Judge Slaps Roger Stone With Social Media Ban

FORT LAUDERDALE, FLORIDA - JANUARY 25: Roger Stone, a former advisor to President Donald Trump, exits the Federal Courthouse on January 25, 2019 in Fort Lauderdale, Florida. Mr. Stone was charged by special counsel Robert Mueller of obstruction, giving false statements and witness tampering. (Photo by Joe Raedle/Getty Images)
FORT LAUDERDALE, FLORIDA - JANUARY 25: Roger Stone, a former advisor to President Donald Trump, exits the Federal Courthouse on January 25, 2019 in Fort Lauderdale, Florida. Mr. Stone was charged by special counsel R... FORT LAUDERDALE, FLORIDA - JANUARY 25: Roger Stone, a former advisor to President Donald Trump, exits the Federal Courthouse on January 25, 2019 in Fort Lauderdale, Florida. Mr. Stone was charged by special counsel Robert Mueller of obstruction, giving false statements and witness tampering. (Photo by Joe Raedle/Getty Images) MORE LESS
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July 16, 2019 1:25 p.m.

GOP operative Roger Stone can no longer post on social media, after a federal judge banned him from doing so at a Tuesday court hearing.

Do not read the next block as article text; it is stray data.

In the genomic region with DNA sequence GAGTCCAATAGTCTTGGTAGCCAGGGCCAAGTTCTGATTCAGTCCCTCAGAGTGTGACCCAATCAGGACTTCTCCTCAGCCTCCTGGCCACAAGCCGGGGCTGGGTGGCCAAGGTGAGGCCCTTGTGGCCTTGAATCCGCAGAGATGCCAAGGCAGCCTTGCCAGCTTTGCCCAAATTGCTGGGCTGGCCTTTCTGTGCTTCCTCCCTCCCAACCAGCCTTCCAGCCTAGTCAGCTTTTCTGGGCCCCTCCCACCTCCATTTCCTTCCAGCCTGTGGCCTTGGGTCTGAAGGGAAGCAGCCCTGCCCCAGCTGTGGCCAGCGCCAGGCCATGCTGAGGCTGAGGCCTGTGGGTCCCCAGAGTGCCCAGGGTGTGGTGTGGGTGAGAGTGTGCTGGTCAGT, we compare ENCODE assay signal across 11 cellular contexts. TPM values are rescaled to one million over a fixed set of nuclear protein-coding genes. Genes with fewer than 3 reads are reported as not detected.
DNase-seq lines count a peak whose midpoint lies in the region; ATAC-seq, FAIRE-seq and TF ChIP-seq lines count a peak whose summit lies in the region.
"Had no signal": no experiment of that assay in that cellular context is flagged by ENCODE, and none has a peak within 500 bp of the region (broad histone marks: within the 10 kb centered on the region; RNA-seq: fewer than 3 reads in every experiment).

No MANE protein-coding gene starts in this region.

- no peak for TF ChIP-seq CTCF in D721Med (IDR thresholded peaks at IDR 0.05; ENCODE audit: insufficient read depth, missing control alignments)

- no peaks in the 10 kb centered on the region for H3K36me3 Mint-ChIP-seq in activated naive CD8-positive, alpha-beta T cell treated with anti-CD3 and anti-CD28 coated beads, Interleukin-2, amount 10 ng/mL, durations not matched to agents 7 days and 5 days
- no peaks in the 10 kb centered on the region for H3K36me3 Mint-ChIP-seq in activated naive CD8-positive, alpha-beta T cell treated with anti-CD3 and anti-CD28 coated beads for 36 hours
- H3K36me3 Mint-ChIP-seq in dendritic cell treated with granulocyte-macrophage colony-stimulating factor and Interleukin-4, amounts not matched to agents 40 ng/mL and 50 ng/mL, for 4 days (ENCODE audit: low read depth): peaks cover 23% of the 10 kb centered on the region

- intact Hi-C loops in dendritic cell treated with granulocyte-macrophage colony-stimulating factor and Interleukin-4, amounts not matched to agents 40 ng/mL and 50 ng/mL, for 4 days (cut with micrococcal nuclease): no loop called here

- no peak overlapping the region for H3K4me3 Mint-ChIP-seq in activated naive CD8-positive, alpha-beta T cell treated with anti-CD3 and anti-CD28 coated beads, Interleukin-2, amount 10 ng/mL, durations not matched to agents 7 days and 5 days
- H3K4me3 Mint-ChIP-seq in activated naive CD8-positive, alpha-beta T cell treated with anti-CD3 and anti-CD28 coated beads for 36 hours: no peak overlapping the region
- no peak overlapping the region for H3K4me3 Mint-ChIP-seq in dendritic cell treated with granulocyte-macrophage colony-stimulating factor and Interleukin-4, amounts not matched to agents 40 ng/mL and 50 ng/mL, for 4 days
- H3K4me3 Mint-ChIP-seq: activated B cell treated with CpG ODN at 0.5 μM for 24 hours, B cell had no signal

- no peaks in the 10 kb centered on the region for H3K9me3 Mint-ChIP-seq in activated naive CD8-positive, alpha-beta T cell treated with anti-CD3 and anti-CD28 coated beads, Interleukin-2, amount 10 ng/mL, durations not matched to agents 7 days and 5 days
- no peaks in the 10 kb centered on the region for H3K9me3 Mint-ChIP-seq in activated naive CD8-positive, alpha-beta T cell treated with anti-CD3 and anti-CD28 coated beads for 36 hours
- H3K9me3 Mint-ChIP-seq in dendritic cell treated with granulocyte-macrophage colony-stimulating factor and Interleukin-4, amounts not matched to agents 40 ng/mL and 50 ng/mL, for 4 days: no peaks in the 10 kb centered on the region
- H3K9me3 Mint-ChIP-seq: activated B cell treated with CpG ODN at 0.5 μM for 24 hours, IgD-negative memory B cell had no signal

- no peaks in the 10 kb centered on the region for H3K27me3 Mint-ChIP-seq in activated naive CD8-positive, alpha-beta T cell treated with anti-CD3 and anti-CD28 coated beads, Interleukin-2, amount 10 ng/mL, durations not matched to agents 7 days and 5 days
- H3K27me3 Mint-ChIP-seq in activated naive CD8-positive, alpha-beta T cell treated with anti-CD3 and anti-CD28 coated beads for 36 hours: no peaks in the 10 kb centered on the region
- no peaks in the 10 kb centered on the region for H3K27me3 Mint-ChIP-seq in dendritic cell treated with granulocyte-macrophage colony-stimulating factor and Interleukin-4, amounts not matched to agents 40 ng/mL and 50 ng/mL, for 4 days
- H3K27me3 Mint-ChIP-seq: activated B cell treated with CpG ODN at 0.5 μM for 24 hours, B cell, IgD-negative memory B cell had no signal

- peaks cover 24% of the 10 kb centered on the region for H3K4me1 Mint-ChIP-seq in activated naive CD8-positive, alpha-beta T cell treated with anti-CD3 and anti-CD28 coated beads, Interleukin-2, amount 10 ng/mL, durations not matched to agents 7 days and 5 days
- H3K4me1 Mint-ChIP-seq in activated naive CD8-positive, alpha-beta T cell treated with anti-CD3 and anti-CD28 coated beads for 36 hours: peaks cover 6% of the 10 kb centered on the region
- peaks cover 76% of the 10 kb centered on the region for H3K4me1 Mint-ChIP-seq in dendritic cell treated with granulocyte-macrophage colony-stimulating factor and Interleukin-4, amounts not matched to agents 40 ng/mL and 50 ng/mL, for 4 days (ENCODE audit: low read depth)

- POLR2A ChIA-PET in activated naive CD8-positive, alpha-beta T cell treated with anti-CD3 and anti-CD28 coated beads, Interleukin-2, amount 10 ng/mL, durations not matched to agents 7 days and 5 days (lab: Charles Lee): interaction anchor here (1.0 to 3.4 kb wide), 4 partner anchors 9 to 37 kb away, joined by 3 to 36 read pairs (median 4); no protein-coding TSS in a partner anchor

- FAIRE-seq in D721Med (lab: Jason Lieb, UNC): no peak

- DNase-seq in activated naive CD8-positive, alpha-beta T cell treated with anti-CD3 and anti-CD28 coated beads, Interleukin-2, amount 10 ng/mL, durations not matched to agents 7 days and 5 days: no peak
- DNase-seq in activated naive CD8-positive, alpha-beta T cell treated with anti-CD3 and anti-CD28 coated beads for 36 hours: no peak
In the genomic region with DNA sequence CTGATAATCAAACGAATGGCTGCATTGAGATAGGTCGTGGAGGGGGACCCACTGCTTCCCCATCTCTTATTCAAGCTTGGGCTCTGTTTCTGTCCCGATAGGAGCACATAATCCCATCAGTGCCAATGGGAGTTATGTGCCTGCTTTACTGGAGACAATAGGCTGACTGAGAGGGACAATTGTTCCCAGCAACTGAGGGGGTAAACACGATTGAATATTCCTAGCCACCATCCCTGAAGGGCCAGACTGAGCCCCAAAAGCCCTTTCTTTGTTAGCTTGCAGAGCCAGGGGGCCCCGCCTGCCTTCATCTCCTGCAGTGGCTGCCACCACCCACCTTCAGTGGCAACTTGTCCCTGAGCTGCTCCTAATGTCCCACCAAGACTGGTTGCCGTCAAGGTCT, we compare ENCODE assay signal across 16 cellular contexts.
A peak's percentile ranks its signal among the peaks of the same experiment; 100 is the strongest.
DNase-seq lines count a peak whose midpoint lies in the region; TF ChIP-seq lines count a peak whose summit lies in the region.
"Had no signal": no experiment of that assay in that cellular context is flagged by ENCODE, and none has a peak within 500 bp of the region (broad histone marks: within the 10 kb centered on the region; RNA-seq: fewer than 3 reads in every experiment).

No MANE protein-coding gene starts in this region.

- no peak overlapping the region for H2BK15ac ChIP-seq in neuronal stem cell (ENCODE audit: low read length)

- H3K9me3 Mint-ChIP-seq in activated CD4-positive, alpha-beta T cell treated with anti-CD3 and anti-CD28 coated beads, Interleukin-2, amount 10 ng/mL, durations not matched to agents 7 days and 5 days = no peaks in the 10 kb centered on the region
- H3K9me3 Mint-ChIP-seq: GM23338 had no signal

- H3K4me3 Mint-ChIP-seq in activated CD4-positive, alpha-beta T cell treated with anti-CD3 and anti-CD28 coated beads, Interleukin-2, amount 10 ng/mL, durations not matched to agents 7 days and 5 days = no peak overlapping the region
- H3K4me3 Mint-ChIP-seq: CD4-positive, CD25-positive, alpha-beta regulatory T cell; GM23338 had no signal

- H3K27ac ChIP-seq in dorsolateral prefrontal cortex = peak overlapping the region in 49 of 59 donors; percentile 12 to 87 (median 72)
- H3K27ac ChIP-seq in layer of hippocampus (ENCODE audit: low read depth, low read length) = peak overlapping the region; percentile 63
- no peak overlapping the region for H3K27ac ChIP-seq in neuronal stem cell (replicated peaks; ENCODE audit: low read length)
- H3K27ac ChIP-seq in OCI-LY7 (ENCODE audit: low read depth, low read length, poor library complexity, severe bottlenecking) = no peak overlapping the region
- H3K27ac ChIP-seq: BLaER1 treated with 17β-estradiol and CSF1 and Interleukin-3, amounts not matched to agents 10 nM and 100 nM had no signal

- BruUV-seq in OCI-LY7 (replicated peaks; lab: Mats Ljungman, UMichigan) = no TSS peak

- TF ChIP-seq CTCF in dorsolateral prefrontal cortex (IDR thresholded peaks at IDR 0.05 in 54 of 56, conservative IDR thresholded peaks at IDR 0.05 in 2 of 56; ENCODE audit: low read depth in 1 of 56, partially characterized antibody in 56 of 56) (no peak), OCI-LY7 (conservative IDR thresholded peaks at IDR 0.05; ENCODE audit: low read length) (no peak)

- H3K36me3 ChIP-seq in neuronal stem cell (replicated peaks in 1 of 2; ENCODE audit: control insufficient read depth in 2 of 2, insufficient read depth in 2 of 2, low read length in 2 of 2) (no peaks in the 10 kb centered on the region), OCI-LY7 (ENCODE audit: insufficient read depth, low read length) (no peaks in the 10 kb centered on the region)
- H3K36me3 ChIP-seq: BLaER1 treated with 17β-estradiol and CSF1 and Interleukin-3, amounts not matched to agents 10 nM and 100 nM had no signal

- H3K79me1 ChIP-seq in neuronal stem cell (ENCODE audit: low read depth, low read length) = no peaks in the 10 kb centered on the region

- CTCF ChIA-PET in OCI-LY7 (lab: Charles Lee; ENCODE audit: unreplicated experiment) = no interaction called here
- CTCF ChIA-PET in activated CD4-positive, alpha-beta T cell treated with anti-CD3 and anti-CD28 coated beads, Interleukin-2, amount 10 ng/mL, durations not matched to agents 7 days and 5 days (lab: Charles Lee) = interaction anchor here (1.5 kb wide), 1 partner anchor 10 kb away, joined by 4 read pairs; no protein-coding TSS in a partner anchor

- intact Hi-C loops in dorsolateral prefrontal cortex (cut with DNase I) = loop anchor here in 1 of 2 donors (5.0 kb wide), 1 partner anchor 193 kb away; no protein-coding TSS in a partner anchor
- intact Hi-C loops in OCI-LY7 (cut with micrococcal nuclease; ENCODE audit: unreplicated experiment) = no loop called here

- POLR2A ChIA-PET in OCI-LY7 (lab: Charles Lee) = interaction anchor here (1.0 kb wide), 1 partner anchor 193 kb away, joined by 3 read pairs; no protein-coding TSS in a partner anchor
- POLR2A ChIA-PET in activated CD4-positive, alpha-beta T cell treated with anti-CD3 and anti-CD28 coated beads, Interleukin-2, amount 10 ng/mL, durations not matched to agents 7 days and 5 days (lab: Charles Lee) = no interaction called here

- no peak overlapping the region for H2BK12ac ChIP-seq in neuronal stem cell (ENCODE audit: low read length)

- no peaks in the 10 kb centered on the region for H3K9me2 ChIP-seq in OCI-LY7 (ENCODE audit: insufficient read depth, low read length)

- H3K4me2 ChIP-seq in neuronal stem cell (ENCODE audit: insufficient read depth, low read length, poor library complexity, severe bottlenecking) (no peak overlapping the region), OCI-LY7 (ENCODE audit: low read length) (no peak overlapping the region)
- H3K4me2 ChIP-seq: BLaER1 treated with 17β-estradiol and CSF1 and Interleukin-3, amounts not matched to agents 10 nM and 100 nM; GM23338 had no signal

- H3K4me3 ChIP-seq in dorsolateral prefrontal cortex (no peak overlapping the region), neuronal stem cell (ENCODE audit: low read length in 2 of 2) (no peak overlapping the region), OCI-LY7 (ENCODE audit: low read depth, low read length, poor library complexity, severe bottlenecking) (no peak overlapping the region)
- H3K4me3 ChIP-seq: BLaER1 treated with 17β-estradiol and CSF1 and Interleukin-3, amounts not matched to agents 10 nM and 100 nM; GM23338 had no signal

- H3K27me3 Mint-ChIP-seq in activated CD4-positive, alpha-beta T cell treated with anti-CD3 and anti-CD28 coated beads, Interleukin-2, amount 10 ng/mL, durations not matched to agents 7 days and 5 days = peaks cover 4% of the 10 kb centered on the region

D.C. federal Judge Amy Berman Jackson ordered the provocateur to stop posting on Instagram, Facebook, and Twitter.

Berman wrote in a minute order that Stone “has violated [the court’s] orders” by commenting on his case via Instagram posts.

The judge declined to revoke Stone’s bail and send him behind bars, opting instead to issue the blanket ban on posting on any of the three social networks.

“During the pendency of this case, defendant may not post or communicate on Instagram, Twitter, or Facebook in any way on any subject,” the minute order reads. That also applies to “forwarding, liking, re-posting, or re-tweeting.”

The hearing came after Jackson gagged Stone from commenting on the case, where he faces charges of witness tampering, obstruction of justice, and making false statements to Congress in the last prosecution brought during the Mueller investigation.

Since he was gagged from commenting on the case, Stone has made a number of posts on Instagram that appeared to address various aspects of prosecutors’ and others’ conduct in the matter. Federal prosecutors argued in a court filing last month that he had violated the terms of the gag order.

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